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Medieval and Classical Library


About Hrut and Eidgrim, A.D. 995.

Online Medieval and Classical Library Release #32

One summer at the Thing, as Thorleik was sitting in his booth, a very big man walked into the booth. He greeted Thorleik, who took well the greeting of this man and asked his name and whence he was. He said he was called Eidgrim, and lived in Burgfirth at a place called Eidgrimstead -- but that abode lies in the valley which cuts westward into the mountains between Mull and Pigtongue, and is now called Grimsdale. Thorleik said, "I have heard you spoken of as being no small man."

Eidgrim said, "My errand here is that I want to buy from you the stud-horses, those valuable ones that Kotkell gave you last summer."

Thorleik answered, "The horses are not for sale."

Eidgrim said, "I will offer you equally many stud-horses for them and some other things thrown in, and many would say that I offer you twice as much as the horses are worth."

Thorleik said, "I am no haggler, but these horses you will never have, not even though you offer three times their worth."

Eidgrim said, "I take it to be no lie that you are proud and self-willed, and I should, indeed, like to see you getting a somewhat less handsome price for them than I have now offered you, and that you should have to let the horses go none the less."

Thorleik got angered at these words, and said, "You need, Eidgrim, to come to closer quarters if you mean to frighten the horses out of me."

Eidgrim said, "You think it unlikely that you will be beaten by me, but this summer I shall go and see the horses, and we will see which of us will own them after that."

Thorleik said, "Do as you like, but bring up no odds against me."

Then they dropped their talk. The man who heard this said that for this sort of dealing together here were two just fitting matches for each other. After that people went home from the Thing, and nothing happened to tell tidings of. It happened one morning early that a man looked out at Hrutstead at goodman Hrut's, Herjolf's son's, and when he came in Hrut asked what news he brought. He said he had no other tidings to tell save that he saw a man riding from beyond Vadlar towards where Thorleik's horses were, and that the man got off his horse and took the horses. Hrut asked where the horses were then, and the house- carle replied, "Oh, they have stuck well to their pasture, for they stood as usual in your meadows down below the fence-wall."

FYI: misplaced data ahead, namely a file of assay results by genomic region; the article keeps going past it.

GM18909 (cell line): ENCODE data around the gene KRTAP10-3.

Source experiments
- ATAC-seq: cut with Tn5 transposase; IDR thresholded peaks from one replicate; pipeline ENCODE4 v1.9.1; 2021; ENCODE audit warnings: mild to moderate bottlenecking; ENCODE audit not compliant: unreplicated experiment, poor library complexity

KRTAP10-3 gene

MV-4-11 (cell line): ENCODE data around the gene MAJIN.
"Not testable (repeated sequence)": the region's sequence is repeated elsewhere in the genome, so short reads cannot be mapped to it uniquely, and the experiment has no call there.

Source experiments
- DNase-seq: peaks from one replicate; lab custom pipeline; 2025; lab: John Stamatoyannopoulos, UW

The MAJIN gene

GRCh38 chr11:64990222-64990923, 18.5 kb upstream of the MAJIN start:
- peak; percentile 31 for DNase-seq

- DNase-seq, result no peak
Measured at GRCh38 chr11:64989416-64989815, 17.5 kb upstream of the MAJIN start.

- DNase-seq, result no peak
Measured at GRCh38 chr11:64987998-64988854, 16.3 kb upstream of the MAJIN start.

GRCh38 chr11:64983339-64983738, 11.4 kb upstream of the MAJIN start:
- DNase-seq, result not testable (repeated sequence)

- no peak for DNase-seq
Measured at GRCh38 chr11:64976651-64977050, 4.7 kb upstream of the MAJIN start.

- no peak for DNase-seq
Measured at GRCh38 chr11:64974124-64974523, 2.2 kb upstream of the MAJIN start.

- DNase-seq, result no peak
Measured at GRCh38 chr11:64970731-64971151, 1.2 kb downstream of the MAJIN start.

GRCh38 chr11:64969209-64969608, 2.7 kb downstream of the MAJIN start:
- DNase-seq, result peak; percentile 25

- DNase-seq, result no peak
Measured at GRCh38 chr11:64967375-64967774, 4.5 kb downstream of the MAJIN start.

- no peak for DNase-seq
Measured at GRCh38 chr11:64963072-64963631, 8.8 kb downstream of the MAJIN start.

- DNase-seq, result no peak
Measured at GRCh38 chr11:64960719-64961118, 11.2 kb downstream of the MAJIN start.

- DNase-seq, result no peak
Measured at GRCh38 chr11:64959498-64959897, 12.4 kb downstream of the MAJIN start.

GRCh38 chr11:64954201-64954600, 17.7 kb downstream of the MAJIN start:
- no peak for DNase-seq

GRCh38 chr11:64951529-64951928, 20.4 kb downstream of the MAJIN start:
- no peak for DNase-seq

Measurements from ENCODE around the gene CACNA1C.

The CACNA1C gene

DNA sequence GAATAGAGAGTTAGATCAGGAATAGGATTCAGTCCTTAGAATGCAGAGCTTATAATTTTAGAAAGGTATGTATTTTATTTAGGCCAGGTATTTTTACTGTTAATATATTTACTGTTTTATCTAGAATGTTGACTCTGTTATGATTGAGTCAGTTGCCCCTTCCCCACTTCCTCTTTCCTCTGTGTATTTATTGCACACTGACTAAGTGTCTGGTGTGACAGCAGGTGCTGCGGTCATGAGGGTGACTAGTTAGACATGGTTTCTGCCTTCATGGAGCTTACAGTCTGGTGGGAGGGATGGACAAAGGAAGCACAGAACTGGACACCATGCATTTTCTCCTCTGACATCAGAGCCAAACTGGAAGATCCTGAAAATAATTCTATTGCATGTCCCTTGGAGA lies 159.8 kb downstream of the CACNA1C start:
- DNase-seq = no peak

Hrut replied, "Verily, Thorleik, my kinsman, is not particular as to where he grazes his beasts; and I still think it more likely that it is not by his order that the horses are driven away."

Then Hrut sprang up in his shirt and linen breeches, and cast over him a grey cloak and took in his hand his gold inlaid halberd that King Harald had given him. He went out quickly and saw where a man was riding after horses down below the wall. Hrut went to meet him, and saw that it was Eidgrim driving the horses. Hrut greeted him, and Eidgrim returned his greeting, but rather slowly. Hrut asked him why he was driving the horses. , Eidgrim replied, "I will not hide it from you, though I know what kinship there is between you and Thorleik; but I tell you I have come after these horses, meaning that he shall never have them again. I have also kept what I promised him at the Thing, that I have not gone after the horses with any, great company."

Hrut said, "That is no deed of fame to you to take away the horses while Thorleik lies in his bed and sleeps; you would keep best what you agreed upon if you go and meet himself before you drive the horses out of the countryside."

Eidgrim said, "Go and warn Thorleik if you wish, for you may see I have prepared myself in such a manner as that I should like it well if we were to meet together, I and Thorleik," and therewith he brandished the barbed spear he had in his hand. He had also a helmet on his head, and a sword girded on his side, and a shield on his flank, and had on a chain coat.

Hrut said, "I think I must seek for something else than to go to Combeness for I am heavy of foot; but I mean not to allow Thorleik to be robbed if I have means thereto, no matter how little love there may go with our kinship."

Eidgrim said, "And do you mean to take the horses away from me?"

Hrut said, "I will give you other stud-horses if you will let these alone, though they may not be quite so good as these are."

Eidgrim said, "You speak most kindly, Hrut, but since I have got hold of Thorleik's horses you will not pluck them out of my hands either by bribes or threats."

Hrut replied, "Then I think you are making for both of us the choice that answers the worst."